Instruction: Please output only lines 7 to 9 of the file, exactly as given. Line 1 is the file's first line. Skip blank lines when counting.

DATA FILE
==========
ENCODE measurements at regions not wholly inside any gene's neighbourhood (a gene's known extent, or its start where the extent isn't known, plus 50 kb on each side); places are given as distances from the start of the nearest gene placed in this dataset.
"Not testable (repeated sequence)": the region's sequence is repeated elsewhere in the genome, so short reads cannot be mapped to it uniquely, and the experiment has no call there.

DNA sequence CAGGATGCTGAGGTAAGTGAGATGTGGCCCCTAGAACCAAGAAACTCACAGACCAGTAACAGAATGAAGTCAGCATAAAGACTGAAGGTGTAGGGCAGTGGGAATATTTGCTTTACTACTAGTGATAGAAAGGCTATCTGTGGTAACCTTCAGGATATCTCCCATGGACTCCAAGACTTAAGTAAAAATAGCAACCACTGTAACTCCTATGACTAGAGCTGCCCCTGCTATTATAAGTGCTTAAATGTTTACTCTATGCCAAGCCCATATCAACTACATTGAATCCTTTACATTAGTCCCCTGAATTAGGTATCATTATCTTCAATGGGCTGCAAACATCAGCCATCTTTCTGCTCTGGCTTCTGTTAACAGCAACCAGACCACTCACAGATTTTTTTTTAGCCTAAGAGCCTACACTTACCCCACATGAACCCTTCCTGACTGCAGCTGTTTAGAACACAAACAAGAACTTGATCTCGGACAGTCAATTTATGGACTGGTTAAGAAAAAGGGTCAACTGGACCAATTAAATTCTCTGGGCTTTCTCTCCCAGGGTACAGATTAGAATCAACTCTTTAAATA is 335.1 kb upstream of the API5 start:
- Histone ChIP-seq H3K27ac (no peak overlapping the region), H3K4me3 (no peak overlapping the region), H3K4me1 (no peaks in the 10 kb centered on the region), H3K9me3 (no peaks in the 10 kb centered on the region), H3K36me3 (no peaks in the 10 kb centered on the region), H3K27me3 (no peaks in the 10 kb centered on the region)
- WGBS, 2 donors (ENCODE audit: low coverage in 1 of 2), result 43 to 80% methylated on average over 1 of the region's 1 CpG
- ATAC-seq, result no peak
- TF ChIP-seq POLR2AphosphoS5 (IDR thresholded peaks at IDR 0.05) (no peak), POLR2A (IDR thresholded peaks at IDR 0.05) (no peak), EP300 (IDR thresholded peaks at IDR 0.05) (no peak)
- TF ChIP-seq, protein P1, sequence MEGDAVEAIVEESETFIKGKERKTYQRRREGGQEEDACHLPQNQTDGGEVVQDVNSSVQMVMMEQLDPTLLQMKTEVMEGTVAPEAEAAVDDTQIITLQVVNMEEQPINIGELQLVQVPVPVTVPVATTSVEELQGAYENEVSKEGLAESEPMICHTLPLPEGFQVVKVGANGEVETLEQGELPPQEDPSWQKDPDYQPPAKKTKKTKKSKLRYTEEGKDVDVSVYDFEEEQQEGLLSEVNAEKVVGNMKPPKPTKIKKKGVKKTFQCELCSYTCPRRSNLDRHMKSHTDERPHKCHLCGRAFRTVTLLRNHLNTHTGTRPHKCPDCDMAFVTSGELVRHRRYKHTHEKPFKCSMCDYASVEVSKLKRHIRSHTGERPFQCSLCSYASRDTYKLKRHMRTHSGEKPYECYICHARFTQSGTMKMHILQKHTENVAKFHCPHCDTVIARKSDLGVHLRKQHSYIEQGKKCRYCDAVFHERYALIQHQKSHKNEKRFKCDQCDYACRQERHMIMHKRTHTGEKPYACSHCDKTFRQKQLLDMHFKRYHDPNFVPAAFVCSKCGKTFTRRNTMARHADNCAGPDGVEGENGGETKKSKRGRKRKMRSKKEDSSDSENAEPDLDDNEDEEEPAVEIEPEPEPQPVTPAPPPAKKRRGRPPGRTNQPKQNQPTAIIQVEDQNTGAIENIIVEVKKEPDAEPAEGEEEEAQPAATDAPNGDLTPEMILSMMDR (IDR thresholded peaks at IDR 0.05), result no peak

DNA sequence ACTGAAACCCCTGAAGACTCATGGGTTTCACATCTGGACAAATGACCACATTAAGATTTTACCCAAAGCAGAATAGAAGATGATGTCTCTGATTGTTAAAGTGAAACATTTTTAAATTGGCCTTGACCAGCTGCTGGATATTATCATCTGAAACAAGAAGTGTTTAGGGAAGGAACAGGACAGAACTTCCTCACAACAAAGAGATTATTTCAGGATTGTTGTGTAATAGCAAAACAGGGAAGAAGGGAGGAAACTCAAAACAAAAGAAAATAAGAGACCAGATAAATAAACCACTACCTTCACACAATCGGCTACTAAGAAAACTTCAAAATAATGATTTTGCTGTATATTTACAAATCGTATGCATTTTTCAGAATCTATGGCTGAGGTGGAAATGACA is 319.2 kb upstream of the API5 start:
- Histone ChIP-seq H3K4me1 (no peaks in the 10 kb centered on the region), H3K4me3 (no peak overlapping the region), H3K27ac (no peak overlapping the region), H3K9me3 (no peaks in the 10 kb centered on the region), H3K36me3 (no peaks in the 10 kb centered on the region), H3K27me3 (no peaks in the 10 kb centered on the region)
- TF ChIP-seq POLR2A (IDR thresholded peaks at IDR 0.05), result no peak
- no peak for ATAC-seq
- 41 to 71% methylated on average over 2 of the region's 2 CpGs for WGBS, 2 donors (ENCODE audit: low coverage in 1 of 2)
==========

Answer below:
- TF ChIP-seq POLR2AphosphoS5 (IDR thresholded peaks at IDR 0.05) (no peak), POLR2A (IDR thresholded peaks at IDR 0.05) (no peak), EP300 (IDR thresholded peaks at IDR 0.05) (no peak)
- TF ChIP-seq, protein P1, sequence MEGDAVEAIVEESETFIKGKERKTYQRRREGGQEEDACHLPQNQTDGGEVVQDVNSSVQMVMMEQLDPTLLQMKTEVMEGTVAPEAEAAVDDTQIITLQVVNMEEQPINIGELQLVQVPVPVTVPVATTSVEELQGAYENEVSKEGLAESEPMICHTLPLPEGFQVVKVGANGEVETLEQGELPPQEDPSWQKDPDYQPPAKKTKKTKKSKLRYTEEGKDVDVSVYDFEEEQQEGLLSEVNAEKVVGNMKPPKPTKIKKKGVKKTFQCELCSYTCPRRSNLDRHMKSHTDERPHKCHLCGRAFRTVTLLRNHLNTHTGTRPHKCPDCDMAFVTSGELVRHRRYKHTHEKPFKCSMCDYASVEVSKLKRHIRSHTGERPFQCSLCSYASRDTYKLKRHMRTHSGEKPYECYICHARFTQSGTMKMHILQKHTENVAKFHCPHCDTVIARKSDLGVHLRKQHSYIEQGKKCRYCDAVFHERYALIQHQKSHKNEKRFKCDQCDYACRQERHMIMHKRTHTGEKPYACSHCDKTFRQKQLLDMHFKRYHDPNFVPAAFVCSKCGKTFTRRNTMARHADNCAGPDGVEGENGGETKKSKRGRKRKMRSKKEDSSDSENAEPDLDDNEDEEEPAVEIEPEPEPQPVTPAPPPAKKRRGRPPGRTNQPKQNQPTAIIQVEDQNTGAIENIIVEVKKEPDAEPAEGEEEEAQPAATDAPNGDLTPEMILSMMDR (IDR thresholded peaks at IDR 0.05), result no peak

DNA sequence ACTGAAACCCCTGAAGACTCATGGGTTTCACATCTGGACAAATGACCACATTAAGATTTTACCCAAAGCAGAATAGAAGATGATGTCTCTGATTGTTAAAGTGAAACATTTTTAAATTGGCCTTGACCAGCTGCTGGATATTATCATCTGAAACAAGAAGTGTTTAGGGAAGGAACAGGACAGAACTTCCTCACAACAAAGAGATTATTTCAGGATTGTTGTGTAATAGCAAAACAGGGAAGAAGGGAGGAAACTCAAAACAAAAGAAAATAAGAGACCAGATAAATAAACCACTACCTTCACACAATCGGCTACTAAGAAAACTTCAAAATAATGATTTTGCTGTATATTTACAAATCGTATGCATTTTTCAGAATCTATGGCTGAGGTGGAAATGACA is 319.2 kb upstream of the API5 start: